Warroad is a small town in northern Minnesota with a population of approximately 1700 people, and is located on the Lake of the Woods, about 6 miles from the Canadian border.
Warroad was once one of the largest Chippewa villages on the lake. The Chippewa fought a long and fierce war against the Sioux for the lake’s rice fields. The Sioux would frequently invade the territory by way of the Red and Roseau Rivers, which ended at the mouth of the Warroad River. That was the old “war road”, from which both the river and the village derived their name.
However, during the 20th and 21st centuries, the village became better known for the hockey players that Hailed from the tiny hamlet. At least three players from that small town played with the Washington Capitals.
All three of those players had graduated from Warroad High school and played for the team there, the Warriors. All three of them played college hockey for North Dakota. They all played professional hockey after college, starting off with different teams, but eventually became members of the Washington Capitals.
The first resident of Warroad who played for the Capitals was Alan Hangsleben, who had played for the Capitals from 1979-80 through 1981-82. The Caps acquired him from the Hartford Whalers during the 1979-80 season, where he had played both forward and defenseman, ultimately transitioning to defenseman full-time while with the Caps.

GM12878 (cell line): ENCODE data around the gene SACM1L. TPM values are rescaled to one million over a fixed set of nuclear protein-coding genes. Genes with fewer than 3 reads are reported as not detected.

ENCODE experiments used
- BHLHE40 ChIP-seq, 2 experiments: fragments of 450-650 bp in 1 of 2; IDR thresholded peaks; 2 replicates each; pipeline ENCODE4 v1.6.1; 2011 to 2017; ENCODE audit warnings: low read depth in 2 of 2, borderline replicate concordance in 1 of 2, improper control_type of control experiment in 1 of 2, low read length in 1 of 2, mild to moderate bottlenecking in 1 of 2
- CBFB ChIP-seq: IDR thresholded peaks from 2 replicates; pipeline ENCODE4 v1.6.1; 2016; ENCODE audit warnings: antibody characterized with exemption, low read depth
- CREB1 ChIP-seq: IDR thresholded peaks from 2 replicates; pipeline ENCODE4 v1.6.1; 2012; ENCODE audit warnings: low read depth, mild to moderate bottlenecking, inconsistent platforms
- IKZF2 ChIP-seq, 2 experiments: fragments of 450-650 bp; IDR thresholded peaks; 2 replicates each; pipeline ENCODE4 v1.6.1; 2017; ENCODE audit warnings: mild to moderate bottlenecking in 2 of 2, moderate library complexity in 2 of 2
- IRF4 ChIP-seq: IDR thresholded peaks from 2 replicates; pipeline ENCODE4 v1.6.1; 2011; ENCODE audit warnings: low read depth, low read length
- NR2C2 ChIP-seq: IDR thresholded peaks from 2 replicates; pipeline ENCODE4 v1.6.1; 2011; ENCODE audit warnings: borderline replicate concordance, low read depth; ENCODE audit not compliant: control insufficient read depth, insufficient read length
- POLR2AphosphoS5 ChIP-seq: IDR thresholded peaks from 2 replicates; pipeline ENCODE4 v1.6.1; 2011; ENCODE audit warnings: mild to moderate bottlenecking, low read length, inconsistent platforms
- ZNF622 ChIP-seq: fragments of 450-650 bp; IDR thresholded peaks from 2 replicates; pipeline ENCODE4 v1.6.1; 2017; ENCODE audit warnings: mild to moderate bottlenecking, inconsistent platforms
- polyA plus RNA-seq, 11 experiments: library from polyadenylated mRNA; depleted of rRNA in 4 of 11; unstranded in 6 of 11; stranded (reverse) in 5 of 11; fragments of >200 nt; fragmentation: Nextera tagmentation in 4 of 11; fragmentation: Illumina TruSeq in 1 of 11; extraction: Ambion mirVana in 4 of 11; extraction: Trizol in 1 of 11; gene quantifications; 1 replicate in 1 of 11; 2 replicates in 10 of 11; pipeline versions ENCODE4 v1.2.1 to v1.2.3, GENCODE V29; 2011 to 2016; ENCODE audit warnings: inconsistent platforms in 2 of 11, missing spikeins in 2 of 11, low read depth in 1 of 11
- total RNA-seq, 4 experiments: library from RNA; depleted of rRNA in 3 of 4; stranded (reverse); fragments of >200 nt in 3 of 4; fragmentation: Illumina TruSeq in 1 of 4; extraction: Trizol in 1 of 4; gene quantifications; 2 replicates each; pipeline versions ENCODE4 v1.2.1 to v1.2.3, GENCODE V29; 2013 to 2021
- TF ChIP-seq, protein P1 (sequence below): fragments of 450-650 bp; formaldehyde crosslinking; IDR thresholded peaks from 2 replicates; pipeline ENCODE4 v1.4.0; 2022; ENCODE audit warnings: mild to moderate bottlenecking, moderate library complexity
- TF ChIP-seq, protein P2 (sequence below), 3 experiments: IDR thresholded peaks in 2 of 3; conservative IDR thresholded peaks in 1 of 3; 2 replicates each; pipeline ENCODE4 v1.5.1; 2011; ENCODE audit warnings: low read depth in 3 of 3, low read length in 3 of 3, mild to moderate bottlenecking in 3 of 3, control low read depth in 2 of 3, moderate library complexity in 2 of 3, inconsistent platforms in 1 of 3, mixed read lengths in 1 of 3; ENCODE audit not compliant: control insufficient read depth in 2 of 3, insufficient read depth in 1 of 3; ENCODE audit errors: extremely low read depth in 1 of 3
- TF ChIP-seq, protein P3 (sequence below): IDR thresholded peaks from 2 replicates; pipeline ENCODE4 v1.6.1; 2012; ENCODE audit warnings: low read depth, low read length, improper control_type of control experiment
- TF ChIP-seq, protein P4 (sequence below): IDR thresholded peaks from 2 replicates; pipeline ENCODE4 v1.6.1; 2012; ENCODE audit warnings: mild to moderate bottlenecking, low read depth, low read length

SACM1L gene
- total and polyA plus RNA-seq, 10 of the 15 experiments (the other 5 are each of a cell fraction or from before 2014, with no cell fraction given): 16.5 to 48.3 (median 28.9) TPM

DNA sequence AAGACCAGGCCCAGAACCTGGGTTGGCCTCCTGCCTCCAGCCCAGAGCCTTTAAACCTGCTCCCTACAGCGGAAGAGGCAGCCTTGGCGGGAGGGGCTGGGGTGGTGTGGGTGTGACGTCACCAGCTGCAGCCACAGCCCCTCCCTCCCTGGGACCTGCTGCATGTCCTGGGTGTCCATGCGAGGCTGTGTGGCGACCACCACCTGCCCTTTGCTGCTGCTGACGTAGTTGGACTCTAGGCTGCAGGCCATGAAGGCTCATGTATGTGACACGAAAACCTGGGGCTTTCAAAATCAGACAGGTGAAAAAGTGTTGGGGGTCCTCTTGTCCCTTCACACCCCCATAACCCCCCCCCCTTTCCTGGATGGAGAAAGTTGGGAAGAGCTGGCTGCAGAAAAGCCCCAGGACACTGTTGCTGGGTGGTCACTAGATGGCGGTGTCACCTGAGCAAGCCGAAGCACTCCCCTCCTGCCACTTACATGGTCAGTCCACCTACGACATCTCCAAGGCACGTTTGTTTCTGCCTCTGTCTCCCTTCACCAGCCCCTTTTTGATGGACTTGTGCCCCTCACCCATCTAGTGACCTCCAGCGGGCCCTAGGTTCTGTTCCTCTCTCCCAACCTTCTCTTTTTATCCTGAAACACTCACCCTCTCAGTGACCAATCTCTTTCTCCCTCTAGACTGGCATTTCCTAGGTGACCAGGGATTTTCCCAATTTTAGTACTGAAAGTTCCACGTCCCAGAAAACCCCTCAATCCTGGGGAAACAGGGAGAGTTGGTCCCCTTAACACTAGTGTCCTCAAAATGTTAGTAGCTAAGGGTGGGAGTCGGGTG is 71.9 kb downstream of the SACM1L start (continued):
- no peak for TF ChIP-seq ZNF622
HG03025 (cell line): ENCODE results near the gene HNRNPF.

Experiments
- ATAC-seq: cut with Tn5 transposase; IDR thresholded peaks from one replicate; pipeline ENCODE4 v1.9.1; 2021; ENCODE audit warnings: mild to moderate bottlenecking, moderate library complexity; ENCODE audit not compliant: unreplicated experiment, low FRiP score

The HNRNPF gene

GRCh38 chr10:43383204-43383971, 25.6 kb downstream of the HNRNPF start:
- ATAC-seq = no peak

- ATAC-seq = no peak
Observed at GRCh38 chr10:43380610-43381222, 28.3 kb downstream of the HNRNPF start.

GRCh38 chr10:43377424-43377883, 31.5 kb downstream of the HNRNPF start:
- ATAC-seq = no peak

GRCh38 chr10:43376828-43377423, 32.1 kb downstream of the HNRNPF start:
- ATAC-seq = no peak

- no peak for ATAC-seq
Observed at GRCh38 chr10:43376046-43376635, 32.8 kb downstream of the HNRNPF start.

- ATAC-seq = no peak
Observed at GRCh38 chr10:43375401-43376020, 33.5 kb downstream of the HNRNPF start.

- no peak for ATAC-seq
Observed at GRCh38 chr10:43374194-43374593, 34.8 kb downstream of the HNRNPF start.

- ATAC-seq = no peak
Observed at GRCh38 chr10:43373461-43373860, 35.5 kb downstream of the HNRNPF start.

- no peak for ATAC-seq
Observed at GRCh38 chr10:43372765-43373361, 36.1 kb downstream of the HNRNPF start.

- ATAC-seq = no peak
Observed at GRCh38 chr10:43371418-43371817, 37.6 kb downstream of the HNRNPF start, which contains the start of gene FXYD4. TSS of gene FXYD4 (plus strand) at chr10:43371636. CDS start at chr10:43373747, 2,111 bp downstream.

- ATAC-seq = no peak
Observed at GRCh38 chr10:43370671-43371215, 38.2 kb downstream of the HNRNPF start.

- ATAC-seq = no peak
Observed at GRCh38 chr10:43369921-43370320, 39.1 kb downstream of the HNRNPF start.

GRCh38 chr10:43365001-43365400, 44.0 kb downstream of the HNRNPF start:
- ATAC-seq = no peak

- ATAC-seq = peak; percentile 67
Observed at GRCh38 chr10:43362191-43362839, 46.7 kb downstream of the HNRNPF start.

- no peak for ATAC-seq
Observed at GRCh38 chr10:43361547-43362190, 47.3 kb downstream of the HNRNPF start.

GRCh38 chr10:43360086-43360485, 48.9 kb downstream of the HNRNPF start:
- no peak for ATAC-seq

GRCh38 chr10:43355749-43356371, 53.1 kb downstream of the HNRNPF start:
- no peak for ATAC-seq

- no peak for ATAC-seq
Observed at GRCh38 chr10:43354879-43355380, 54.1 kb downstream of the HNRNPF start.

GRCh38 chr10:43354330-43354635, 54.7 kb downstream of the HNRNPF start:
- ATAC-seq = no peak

Hangsleben had attended Warroad High School, graduating in 1971. While in high school, he played adefense in hockey, middle linebacker in football and both pitcher and catcher in baseball. He played on a defense pairing with Henry Boucha, who was two years his senior and also made it to the NHL. Boucha and Hangsleben played nearly every minute together of every game for Warroad.
Hangsleben was one of the stars when the Warroad Warriors faced Edina in a state tournament. Warroad trailed 4-2 and Boucha had already left the game due to injury. However, Warroad came back to tie the game with two goals by Frank Krahn, with the second goal coming on an assist by Hangsleben. The game headed to overtime, and Warroad eventually lost but it was considered a great game, nonetheless. Hangsleben had made enough of an impression to be named to the All-Tournament team as he scored 3 points. He was named to the All-Tournament team for his junior year, as well, when he scored 4 points.
After high school graduation, he attended University of North Dakota where he played three seasons for the Fighting Sioux, scoring 92 points (37 goals, 55 assists).
After that, he was drafted by both the Montreal Canadiens of the NHL and the Hartford Whalers of the WHA, but chose the latter. He transitioned from being a full-time defenseman to a full-time forward during his time in Hartford. He remained with the Whalers as they joined the NHL when the WHA folded before the 1979-80 season, but was traded to the Caps near the end of that season.
After retiring from the NHL, he went to work for a roofing company and eventually became the general superintendent. He lives in Lothian, Maryland and has season tickets to the Caps. He is involved in alumni events for the Caps.